Sunday, July 6, 2008

Personality Predictors of Longevity in Tokyo Centenarians

Do personality characteristics predict longevity? Findings from the Tokyo Centenarian Study

Journal AGE
Publisher Springer Netherlands
ISSN 0161-9152 (Print) 1574-4647 (Online)
Issue Volume 28, Number 4 / December, 2006
Category Research Article
DOI 10.1007/s11357-006-9024-6
Pages 353-361
Subject Collection Biomedical and Life Sciences
SpringerLink Date Thursday, November 30, 2006

Research Article
Do personality characteristics predict longevity? Findings from the Tokyo Centenarian Study

Y. Masui1, 3 Contact Information, Y. Gondo1, H. Inagaki1 and N. Hirose2
(1) Tokyo Metropolitan Institute of Gerontology, Tokyo, Japan
(2) Department of Geriatric Medicine, Keio University School of Medicine, Tokyo, Japan
(3) Present address: 35-2 Sakae-cho, Itabashi-ku, Tokyo 173-0015, Japan

Received: 6 June 2006 Revised: 6 October 2006 Accepted: 7 October 2006 Published online: 29 November 2006

Abstract To explore whether personality influences longevity we examined the personality characteristics of centenarians. We developed a new method that compares an actual personality test score for centenarians with a predicted test score for a 100-year-old, calculated from younger controls. The participants consisted of 70 cognitively intact Japanese centenarians aged 100–106 years and 1812 elderly people aged 60–84 years, all residents of Tokyo. The NEO five factor inventory (NEO-FFI) was used to assess the “big five” personality traits: neuroticism, extraversion, openness, agreeableness, and conscientiousness. The results showed higher openness in both male and female centenarians, and higher conscientiousness and extraversion in female centenarians, as compared to controls. These results suggest that high scores in the specific personality traits conscientiousness, extraversion, and openness, are associated with longevity. We speculate that these personality traits contribute to longevity through health-related behavior, stress reduction, and adaptation to the challenging problems of the “oldest old”.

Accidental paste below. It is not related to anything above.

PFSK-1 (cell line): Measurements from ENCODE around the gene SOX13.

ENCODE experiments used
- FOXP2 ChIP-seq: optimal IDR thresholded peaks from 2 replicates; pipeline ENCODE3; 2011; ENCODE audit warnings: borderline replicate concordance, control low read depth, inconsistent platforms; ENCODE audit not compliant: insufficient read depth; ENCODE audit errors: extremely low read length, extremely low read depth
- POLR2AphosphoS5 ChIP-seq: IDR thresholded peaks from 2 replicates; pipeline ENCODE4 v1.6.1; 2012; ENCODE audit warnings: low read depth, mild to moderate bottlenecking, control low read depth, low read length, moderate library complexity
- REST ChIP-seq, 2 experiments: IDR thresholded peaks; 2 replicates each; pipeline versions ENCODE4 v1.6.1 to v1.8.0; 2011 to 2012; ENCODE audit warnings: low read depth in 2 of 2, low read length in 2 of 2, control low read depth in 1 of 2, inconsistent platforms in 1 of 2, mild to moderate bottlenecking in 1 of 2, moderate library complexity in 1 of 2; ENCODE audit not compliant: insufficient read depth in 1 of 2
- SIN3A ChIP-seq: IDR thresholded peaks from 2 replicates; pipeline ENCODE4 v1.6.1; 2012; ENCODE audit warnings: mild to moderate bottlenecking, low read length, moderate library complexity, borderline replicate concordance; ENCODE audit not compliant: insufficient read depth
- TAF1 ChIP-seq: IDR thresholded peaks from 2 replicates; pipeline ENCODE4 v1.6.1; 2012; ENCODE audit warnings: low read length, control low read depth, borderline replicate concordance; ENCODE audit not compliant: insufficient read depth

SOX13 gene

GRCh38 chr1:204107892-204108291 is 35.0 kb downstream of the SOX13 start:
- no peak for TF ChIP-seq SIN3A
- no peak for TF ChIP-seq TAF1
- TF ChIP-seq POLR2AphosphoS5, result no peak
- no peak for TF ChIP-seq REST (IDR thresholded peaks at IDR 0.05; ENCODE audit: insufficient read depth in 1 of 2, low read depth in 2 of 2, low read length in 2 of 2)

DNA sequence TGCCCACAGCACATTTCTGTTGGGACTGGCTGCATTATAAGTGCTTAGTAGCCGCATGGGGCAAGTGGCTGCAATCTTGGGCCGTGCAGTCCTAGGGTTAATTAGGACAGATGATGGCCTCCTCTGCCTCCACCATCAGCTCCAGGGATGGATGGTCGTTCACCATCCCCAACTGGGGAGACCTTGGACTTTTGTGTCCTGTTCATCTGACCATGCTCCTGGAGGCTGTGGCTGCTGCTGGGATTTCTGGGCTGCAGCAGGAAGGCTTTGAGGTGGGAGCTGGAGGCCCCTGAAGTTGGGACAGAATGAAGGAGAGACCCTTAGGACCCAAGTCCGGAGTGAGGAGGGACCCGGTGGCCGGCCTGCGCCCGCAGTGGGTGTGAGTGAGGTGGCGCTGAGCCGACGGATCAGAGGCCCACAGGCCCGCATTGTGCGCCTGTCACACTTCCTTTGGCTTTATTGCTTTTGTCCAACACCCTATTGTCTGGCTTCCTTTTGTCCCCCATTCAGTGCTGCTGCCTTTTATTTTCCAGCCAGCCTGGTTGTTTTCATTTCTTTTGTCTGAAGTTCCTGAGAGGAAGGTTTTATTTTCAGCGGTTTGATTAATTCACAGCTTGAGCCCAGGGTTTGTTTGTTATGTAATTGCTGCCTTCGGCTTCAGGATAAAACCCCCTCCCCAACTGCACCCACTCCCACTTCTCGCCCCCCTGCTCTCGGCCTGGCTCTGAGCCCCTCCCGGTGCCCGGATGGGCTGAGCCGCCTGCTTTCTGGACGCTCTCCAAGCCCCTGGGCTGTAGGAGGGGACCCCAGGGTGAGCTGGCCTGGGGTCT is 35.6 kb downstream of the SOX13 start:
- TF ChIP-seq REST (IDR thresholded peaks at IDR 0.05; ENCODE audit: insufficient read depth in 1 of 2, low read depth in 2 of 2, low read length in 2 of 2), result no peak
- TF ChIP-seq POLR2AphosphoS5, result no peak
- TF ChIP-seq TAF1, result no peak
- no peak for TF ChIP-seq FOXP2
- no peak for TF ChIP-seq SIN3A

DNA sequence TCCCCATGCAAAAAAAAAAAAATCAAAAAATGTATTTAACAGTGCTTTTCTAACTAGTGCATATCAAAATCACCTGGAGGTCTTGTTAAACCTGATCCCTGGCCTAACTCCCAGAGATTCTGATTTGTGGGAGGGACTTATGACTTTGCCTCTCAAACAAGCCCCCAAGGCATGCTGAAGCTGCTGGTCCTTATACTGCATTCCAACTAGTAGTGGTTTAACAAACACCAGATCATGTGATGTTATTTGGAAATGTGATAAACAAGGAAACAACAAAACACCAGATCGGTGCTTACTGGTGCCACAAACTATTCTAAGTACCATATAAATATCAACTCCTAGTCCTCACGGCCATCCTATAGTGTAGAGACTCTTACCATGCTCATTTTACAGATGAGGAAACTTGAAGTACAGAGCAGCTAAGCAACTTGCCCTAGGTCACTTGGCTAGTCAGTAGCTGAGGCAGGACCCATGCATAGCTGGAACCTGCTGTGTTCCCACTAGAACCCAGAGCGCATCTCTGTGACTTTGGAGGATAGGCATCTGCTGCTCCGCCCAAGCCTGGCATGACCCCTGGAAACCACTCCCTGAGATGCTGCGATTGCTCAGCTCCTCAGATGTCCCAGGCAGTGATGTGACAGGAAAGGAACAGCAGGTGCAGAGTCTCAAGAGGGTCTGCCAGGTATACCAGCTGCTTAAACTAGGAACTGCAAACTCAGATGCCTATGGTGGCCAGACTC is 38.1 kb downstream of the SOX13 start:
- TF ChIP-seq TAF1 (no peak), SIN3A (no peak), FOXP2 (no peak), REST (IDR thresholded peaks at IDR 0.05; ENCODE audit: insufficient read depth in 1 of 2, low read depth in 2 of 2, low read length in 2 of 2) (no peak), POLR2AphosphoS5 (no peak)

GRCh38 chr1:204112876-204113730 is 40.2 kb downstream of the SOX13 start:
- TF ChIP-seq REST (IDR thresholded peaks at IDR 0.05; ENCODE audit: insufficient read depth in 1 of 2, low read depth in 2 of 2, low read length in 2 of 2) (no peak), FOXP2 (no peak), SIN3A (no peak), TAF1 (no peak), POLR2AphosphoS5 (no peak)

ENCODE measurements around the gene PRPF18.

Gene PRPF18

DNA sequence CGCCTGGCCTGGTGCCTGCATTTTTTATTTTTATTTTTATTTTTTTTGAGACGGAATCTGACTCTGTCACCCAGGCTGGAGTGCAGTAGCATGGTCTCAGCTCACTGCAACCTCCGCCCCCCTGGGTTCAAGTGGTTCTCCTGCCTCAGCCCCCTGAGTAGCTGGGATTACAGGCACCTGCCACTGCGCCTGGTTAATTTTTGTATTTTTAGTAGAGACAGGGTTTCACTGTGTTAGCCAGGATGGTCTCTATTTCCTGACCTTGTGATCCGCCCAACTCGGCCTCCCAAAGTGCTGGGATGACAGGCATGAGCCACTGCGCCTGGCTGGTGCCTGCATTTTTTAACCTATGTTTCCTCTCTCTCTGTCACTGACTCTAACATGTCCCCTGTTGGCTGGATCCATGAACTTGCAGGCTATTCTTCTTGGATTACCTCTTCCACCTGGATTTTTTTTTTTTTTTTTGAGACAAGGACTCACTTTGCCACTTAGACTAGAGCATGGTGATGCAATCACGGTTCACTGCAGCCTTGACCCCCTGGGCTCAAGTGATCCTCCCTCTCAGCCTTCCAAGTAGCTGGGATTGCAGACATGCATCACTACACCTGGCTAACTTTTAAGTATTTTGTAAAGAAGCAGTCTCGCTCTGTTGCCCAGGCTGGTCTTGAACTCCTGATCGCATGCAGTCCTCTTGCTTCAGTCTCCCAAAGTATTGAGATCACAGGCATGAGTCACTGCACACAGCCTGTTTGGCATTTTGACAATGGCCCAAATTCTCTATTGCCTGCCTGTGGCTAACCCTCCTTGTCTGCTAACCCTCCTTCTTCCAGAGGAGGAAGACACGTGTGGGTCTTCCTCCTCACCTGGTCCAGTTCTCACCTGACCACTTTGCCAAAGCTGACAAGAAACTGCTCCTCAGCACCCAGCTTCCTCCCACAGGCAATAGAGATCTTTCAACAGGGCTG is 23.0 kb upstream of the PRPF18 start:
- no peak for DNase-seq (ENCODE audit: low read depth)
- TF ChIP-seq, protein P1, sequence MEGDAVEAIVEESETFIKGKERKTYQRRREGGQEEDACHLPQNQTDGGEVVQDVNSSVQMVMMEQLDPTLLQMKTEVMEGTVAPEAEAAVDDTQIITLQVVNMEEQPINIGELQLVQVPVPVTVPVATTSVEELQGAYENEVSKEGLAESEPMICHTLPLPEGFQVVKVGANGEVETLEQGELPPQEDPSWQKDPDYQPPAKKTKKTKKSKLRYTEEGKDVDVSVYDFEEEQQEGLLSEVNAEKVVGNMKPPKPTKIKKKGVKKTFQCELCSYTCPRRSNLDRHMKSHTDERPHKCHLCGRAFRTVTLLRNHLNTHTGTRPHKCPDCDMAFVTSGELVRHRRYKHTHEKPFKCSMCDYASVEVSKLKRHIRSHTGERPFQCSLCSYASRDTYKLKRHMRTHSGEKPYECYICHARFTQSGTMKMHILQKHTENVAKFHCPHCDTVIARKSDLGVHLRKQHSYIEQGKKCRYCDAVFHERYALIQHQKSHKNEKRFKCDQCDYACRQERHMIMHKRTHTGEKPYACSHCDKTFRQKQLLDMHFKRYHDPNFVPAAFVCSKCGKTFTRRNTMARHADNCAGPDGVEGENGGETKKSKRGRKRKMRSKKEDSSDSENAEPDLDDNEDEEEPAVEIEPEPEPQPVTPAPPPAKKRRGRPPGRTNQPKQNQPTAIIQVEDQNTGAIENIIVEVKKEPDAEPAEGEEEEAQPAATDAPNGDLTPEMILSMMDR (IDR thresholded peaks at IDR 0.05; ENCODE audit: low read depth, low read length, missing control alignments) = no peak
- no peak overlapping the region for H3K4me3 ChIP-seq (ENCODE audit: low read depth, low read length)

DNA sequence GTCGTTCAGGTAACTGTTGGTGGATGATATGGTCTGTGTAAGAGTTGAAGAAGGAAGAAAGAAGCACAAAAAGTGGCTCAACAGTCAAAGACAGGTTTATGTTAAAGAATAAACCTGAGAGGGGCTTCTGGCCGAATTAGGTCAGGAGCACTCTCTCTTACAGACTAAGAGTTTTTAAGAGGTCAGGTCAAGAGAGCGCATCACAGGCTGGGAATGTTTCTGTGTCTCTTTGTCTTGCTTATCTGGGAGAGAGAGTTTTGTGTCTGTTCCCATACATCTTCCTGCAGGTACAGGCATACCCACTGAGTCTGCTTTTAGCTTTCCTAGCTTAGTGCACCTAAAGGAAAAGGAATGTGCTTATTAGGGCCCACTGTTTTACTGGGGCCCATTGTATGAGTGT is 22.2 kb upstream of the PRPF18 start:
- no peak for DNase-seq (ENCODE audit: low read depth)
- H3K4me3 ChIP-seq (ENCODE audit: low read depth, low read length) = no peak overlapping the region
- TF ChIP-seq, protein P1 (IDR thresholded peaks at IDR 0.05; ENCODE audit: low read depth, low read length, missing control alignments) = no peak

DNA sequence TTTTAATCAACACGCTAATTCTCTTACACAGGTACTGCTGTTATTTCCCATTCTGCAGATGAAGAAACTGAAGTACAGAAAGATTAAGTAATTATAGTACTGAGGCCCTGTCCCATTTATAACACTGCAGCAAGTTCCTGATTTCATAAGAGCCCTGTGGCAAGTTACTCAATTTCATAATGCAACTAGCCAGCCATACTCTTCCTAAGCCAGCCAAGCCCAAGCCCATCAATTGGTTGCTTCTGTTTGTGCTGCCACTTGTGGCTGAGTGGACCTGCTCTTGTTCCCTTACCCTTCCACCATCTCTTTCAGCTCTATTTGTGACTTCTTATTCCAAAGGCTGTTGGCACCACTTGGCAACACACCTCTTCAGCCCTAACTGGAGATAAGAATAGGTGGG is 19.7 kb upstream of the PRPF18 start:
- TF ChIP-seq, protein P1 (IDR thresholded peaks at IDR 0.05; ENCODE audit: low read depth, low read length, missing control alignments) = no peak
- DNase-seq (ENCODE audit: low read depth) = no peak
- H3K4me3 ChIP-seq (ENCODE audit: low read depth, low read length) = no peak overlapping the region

Key words centenarian - longevity factors - NEO-FFI - personality traits

Contact Information Y. Masui

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I thought the universal finding when it came to the big five was low neuroticism, a result that isn't seen here. There could be ethnic/cultural issues at play.

I guess there is still a lot of variation when it comes to long-lived people's personalities, but the key is to have less anxiety. So you may be conscientious, for example, but if it's motivated by anxiety about poor future outcomes rather than earnestness and optimism, it probably won't get you as far.

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